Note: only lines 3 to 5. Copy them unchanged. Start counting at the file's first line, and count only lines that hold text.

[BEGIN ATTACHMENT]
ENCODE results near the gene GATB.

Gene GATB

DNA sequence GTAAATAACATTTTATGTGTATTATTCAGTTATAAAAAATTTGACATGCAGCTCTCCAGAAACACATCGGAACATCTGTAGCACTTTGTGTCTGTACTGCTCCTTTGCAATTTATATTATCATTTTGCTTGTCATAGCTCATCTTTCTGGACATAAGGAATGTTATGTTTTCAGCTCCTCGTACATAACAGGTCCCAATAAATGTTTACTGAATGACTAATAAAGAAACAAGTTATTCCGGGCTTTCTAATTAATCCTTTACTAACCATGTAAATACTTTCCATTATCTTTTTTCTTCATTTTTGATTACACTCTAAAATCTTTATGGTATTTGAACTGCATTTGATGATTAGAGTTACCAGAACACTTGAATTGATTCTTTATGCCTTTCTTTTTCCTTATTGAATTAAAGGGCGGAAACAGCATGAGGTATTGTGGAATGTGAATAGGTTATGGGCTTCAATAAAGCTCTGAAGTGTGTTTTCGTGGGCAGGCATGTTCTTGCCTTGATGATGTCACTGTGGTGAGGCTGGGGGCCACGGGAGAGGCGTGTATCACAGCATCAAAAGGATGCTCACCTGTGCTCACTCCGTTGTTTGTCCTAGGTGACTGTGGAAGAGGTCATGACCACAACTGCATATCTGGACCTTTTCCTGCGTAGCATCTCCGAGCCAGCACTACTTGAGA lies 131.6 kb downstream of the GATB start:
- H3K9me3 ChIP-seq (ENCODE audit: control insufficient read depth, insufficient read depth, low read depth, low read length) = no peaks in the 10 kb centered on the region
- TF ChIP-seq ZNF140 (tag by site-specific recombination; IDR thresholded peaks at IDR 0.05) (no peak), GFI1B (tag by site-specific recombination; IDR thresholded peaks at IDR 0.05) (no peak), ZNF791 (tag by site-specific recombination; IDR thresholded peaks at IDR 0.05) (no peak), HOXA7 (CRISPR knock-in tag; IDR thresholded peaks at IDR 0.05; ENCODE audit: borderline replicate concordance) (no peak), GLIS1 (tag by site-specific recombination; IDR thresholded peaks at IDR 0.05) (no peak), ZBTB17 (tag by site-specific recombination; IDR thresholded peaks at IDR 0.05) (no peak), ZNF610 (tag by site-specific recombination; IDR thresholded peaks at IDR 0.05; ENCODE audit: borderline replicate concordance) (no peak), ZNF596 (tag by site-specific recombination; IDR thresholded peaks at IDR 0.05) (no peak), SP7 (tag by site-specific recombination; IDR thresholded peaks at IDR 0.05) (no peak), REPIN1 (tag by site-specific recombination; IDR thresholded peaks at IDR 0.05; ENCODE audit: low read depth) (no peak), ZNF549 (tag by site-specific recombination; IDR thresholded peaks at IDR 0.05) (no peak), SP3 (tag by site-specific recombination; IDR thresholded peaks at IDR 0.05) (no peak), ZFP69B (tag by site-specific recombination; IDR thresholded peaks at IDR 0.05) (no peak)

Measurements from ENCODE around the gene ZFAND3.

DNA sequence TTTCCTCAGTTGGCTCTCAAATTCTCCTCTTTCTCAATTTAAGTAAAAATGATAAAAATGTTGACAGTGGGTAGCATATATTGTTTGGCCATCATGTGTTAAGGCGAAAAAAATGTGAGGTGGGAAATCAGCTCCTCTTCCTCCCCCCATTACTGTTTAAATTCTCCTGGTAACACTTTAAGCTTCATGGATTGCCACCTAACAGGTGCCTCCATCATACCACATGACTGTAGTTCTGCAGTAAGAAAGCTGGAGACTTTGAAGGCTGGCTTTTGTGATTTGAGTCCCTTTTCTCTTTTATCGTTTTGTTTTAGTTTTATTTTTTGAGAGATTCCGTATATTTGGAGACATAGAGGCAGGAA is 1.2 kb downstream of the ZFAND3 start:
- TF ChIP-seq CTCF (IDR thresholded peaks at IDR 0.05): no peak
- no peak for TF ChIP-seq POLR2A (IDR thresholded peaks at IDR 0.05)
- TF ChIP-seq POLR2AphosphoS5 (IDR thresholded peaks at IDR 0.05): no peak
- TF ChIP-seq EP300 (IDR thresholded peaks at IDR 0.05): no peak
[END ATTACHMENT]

DNA sequence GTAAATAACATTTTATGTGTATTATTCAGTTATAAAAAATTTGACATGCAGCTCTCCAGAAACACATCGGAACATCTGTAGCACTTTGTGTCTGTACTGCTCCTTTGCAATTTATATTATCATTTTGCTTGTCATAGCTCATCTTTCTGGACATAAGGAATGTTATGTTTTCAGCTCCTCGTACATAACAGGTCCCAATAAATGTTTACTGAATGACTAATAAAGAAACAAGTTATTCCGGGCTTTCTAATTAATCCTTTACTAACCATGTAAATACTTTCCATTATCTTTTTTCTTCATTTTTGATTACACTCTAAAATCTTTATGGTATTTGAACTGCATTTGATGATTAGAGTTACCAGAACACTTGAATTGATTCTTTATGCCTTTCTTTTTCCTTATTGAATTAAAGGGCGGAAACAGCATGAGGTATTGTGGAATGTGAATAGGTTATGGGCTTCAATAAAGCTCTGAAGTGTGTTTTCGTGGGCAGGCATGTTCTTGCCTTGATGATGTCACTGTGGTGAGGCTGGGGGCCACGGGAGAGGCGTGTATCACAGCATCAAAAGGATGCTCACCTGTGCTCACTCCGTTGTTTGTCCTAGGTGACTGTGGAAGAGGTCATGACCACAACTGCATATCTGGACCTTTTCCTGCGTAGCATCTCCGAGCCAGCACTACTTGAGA lies 131.6 kb downstream of the GATB start:
- H3K9me3 ChIP-seq (ENCODE audit: control insufficient read depth, insufficient read depth, low read depth, low read length) = no peaks in the 10 kb centered on the region
- TF ChIP-seq ZNF140 (tag by site-specific recombination; IDR thresholded peaks at IDR 0.05) (no peak), GFI1B (tag by site-specific recombination; IDR thresholded peaks at IDR 0.05) (no peak), ZNF791 (tag by site-specific recombination; IDR thresholded peaks at IDR 0.05) (no peak), HOXA7 (CRISPR knock-in tag; IDR thresholded peaks at IDR 0.05; ENCODE audit: borderline replicate concordance) (no peak), GLIS1 (tag by site-specific recombination; IDR thresholded peaks at IDR 0.05) (no peak), ZBTB17 (tag by site-specific recombination; IDR thresholded peaks at IDR 0.05) (no peak), ZNF610 (tag by site-specific recombination; IDR thresholded peaks at IDR 0.05; ENCODE audit: borderline replicate concordance) (no peak), ZNF596 (tag by site-specific recombination; IDR thresholded peaks at IDR 0.05) (no peak), SP7 (tag by site-specific recombination; IDR thresholded peaks at IDR 0.05) (no peak), REPIN1 (tag by site-specific recombination; IDR thresholded peaks at IDR 0.05; ENCODE audit: low read depth) (no peak), ZNF549 (tag by site-specific recombination; IDR thresholded peaks at IDR 0.05) (no peak), SP3 (tag by site-specific recombination; IDR thresholded peaks at IDR 0.05) (no peak), ZFP69B (tag by site-specific recombination; IDR thresholded peaks at IDR 0.05) (no peak)